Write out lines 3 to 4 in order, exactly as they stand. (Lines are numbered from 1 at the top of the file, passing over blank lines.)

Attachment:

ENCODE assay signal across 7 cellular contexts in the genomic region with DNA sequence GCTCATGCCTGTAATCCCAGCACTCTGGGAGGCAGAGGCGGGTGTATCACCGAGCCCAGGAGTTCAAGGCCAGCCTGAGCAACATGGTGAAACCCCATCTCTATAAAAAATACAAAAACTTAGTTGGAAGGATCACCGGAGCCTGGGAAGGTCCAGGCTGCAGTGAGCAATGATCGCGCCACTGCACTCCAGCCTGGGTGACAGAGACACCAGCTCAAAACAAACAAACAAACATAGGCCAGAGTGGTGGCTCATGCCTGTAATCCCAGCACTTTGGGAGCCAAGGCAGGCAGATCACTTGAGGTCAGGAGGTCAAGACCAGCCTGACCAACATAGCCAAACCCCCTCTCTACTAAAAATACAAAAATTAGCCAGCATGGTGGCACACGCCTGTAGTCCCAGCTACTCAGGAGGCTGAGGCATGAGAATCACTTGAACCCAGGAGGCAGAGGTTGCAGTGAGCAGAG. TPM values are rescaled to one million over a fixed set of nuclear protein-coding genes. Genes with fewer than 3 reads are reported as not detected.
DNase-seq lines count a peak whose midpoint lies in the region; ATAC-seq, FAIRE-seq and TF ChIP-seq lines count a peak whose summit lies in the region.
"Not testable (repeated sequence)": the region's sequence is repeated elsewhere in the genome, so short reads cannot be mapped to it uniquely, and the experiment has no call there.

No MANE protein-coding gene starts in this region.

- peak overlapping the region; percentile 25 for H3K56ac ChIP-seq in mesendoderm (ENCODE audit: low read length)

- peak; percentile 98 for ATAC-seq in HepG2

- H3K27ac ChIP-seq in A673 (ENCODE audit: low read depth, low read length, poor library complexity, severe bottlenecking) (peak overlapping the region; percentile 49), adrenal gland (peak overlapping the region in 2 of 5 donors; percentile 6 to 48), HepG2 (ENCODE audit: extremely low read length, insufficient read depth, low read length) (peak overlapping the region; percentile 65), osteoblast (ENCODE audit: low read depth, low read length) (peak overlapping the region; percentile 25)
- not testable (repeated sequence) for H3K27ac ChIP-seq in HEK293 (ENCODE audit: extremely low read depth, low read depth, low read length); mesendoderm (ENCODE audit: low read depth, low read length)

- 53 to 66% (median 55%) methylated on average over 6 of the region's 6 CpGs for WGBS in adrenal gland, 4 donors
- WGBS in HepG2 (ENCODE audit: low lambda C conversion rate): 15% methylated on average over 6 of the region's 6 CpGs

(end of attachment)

"Not testable (repeated sequence)": the region's sequence is repeated elsewhere in the genome, so short reads cannot be mapped to it uniquely, and the experiment has no call there.

No MANE protein-coding gene starts in this region.